U of I payout to scandalized chancellor called common example of excess
Illinois needs to learn from a couple of coastal states how to rein in ridiculously high severance and transition packages like the one the University of Illinois paid out in 2009, the Better Government Association (BGA) contends.
The BGA claims that these packages rival so called "golden parachutes" in the private sector and the process of determining their value has lacked transparency.
Former University of Illinois at Urbana-Champaign Chancellor Richard Herman resigned in 2009 after an admissions scandal. He kept his entire $395,000 salary after being transitioned to a special assistant to the interim president and was granted a sabbatical worth $244,000. He then received a $212,000 teaching salary as a communications professor, despite only teaching two courses as opposed to the usual four.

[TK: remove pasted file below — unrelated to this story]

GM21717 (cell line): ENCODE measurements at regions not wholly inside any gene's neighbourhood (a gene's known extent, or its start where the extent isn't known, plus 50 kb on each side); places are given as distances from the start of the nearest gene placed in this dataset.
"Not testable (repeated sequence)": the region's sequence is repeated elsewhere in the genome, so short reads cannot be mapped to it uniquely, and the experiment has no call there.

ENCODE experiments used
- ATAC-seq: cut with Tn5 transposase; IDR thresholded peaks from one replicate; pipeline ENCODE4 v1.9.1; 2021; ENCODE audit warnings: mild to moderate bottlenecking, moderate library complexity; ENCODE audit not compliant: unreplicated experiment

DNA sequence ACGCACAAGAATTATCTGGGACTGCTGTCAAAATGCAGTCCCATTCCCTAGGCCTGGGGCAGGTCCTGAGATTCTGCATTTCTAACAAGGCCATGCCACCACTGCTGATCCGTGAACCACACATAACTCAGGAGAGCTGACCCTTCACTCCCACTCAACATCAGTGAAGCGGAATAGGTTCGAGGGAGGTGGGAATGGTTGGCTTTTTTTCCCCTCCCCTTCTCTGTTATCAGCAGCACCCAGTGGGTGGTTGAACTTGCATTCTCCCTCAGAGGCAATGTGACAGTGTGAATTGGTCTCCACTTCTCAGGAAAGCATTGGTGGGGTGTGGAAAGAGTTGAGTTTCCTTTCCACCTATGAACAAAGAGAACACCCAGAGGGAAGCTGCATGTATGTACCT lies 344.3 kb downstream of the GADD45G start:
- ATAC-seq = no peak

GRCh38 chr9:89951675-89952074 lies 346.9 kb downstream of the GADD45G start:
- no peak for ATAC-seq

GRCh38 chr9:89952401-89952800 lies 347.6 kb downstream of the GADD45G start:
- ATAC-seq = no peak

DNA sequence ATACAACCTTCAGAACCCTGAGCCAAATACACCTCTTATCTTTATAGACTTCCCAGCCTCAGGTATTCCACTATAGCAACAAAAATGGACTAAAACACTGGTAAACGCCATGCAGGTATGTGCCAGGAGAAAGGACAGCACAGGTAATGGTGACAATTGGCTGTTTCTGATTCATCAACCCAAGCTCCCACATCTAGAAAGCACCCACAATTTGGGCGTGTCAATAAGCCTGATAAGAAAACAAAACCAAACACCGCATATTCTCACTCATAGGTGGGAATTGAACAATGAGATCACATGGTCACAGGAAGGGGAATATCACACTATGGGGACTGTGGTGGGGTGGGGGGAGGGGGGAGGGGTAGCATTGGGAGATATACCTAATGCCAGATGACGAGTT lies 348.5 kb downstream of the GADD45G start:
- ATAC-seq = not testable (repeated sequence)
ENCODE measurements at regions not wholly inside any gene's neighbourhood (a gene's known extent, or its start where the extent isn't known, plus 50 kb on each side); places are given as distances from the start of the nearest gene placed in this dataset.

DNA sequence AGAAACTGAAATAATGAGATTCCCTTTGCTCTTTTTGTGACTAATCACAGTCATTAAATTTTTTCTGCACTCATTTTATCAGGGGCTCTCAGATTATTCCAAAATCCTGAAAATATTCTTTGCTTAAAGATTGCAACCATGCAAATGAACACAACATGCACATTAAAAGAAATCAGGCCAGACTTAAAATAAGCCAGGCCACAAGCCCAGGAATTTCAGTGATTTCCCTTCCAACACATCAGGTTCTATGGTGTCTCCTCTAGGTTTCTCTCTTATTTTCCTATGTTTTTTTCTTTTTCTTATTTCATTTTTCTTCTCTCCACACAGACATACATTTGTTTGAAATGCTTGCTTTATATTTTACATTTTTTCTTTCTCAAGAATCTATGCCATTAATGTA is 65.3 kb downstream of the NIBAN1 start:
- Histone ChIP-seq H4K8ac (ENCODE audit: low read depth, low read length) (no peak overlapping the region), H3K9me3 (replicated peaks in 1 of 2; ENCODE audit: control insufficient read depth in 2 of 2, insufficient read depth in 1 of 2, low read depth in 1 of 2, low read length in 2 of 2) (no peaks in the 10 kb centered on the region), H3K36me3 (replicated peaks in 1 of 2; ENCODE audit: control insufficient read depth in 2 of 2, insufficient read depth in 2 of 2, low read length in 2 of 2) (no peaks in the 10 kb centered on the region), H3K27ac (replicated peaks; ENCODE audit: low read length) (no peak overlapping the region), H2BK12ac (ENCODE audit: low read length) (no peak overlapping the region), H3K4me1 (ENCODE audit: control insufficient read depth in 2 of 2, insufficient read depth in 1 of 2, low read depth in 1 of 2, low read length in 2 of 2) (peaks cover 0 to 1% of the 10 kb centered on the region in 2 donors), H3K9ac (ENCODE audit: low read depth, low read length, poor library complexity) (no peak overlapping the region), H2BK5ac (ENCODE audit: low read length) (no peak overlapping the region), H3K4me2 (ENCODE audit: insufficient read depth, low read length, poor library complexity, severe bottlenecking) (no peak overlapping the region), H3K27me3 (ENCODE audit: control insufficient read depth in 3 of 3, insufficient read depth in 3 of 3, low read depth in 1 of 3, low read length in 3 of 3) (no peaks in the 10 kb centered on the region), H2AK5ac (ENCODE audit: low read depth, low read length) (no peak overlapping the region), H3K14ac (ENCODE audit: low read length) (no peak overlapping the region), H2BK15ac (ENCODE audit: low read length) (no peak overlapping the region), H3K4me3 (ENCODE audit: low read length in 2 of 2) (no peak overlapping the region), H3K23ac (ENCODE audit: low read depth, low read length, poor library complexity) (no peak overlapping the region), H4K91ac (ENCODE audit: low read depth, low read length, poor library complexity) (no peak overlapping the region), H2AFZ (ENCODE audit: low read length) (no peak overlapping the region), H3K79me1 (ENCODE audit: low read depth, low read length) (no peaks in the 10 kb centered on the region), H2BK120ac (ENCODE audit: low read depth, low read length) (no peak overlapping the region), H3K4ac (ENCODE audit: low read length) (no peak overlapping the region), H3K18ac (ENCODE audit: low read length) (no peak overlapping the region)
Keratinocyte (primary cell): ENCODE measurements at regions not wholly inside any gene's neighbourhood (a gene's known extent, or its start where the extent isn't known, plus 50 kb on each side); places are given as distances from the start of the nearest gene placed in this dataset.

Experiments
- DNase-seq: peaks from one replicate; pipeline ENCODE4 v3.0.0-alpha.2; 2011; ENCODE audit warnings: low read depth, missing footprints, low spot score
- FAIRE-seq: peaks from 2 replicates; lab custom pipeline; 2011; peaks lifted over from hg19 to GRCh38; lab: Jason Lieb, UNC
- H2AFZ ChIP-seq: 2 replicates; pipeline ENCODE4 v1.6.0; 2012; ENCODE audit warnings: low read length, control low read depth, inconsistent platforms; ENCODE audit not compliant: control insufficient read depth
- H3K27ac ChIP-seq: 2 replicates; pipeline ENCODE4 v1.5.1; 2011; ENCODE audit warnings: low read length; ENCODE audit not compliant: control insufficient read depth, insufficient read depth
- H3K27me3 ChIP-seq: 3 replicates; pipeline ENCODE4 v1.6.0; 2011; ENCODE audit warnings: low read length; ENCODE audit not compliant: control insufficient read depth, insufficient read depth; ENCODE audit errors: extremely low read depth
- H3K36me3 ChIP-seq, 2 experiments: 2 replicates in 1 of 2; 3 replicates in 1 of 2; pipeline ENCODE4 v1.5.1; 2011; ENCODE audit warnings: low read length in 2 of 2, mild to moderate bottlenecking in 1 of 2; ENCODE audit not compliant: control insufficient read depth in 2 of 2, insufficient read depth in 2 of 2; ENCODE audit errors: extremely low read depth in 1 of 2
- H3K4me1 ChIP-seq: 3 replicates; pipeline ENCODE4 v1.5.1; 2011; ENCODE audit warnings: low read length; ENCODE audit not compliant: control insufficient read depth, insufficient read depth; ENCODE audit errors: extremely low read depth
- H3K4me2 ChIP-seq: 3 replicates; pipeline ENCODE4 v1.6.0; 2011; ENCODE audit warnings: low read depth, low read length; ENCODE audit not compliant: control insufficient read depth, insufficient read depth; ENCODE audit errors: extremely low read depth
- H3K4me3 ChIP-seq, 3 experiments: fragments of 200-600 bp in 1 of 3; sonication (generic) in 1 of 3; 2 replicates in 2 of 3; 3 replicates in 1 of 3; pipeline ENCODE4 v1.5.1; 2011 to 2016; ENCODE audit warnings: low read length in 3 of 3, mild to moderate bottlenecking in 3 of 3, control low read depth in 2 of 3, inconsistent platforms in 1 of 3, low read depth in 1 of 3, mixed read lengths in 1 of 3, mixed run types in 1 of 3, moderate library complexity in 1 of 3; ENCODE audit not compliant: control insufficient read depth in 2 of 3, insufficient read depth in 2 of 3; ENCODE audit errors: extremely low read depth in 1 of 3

The BGA wants Illinois to follow the example of California and Florida. In 2011, Florida passed a law restricting severance pay for any "officer, agent, employee, or contractor" to no more than 20 weeks' salary, or six weeks' salary if the employee doesn't have a contract. California passed a law in 2015 pertaining to K-12 school superintendents, reducing severance pay from 18 months to 12.
Illinois does have a law restricting severance packages at community colleges to one year's salary, among other mandates. The BGA would like to see this policy extended to all Illinois public universities, if not all public employees in the state.